In cases of heated, acrimonious and winner-take-all custody battles in divorce or separation, the stakes are often massive. One of the most heartbreaking realities of heated custody battles is the so-called parental alienation, where one parent could instill negative thoughts into a child's mind against the other parent who spends a limited time with a child.
In the 1980s, forensic psychiatrist Dr. Richard Gardner identified a phenomenon that often occurs during high conflicting divorce battles where a parent brainwashed a child to denigrate the other parent. This phenomenon was called the parental alienation syndrome. But today, Mail & Guardian revealed that psychiatrists no longer believed that the said syndrome still exists but parental alienation does.
In a study on the prevalence of parental alienation in the United States published in the journal Children and Youth Services Review, High Point University psychology assistant professor Sadie Leder Elder and Colorado State University researchers found that 13 percent of parents have reported being alienated. Additionally, more than 22 million adults are also potentially alienated from their children, according to High Point University.
With that said, Elder stressed that the degree of parental alienation in the U.S. is quite alarming. Elder also suggested that more funding and policy changes are needed in order to further determine and understand the effects and impacts of parental alienation in the country.
Due to the prevalence of parental alienation in the United States, University of Texas Southwestern Medical Center psychiatry clinical professor Dr. Richard Warshak called the phenomenon as a "divorce poison" since it can maliciously turn a child against a parent with no good reason at all. Warshak also pointed out how parental alienation can portray a parent as "unloving and unworthy of love," ABC News noted.
The prevalent recognition of parental alienation claims in family courts, however, has ignited a heated controversy and debate. Several family law experts urged the federal government to appoint more judges with family law expertise, especially in parental alienation claims where it can be treated very differently depending on where your location is and which family court judge hears the case.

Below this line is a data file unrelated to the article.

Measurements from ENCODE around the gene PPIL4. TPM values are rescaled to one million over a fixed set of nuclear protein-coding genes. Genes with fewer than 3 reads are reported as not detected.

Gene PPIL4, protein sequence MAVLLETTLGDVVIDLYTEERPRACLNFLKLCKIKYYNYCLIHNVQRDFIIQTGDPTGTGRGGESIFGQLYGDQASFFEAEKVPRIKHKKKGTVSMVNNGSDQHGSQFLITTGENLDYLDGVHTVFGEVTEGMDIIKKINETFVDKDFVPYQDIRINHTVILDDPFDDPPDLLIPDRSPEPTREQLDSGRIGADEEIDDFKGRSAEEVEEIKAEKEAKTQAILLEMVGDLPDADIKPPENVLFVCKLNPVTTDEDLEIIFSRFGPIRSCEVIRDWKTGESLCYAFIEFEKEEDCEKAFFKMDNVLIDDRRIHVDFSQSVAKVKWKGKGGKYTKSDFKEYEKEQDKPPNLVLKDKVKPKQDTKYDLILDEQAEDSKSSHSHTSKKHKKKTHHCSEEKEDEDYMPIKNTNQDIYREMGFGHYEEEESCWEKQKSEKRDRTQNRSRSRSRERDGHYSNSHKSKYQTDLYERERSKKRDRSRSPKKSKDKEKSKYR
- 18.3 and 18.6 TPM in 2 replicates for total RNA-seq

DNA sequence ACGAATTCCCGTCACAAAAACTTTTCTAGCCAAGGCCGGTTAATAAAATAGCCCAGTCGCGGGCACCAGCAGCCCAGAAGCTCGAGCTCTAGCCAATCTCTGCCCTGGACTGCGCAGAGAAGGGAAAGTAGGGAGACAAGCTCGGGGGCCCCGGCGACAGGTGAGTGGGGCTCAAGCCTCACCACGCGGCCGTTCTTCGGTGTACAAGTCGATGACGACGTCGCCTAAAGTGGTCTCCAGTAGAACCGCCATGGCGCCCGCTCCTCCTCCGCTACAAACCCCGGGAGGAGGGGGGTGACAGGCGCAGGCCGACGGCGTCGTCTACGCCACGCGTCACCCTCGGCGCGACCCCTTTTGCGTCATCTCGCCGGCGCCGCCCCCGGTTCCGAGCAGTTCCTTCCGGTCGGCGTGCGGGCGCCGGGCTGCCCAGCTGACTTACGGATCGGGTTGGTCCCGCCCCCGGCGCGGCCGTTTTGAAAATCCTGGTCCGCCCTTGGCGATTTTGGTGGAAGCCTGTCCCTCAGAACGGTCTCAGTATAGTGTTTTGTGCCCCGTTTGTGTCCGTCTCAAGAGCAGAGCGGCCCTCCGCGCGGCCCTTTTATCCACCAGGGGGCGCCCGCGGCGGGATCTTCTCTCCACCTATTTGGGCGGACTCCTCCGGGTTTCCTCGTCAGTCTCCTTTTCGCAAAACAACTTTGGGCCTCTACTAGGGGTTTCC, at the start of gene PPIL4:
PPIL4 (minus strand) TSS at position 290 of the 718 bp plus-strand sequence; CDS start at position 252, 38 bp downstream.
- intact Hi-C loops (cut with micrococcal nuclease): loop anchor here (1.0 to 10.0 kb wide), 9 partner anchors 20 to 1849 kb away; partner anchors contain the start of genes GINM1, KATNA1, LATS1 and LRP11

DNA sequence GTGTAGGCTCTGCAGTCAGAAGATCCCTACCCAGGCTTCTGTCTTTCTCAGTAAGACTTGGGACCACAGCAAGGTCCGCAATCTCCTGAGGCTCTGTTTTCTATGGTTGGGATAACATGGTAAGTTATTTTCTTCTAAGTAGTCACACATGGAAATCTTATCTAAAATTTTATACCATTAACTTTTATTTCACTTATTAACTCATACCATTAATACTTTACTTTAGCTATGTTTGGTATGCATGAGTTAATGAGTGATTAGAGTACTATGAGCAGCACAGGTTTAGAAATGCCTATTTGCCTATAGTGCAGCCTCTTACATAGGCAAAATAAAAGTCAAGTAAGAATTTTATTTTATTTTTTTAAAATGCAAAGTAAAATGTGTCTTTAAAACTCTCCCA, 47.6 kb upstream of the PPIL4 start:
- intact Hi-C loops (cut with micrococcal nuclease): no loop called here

With the complexities that parental alienation bring, Vanderbilt University School of Medicine's psychiatry professor Dr. William Bernet and trial lawyer James Bocott stressed that parental alienation should not be tolerated. The reason? Children who have been subjected to parental alienating behaviors are more at risk to develop and manifest mental health issues such as anxiety, depression and substance abuse, according to Omaha World-
Severe parental alienation has even been considered a form of psychological abuse. However, Columbia University professor and former American Psychiatric Association president Dr. Paul Appelbaum said no scientific evidence has been found to consider parental alienation a real mental disorder.
Parental alienation, however, does not only exists in the United States. In fact, the Children and Family Court Advisory and Support Service (Cafcass) in the U.K. has recently launched a program intended to help and provide support to parental alienation victims.
Since parental alienation has become a common scenario among families going through divorce or separation, Cafcass decided to launch a government-funded program called "Parents in Dispute." The project aims to encourage and to educate parents how to handle family breakdowns better, First Wives World reported.
Meanwhile, family law experts believed that promoting shared parenting could eradicate the horrors of parental alienation. As said by National Parents Organization founder and board chair Dr. Ned Holstein in a previous Parent Herald article, it would be difficult for anyone to turn a child against a parent if he or she experiences frequent loving care, which is what shared parenting is all about.
Do you think shared parenting is a panacea to the tragic cases of parental alienation? Share your thoughts below and follow Parent Herald for more news and updates.
© 2021 ParentHerald.com All rights reserved. Do not reproduce without permission.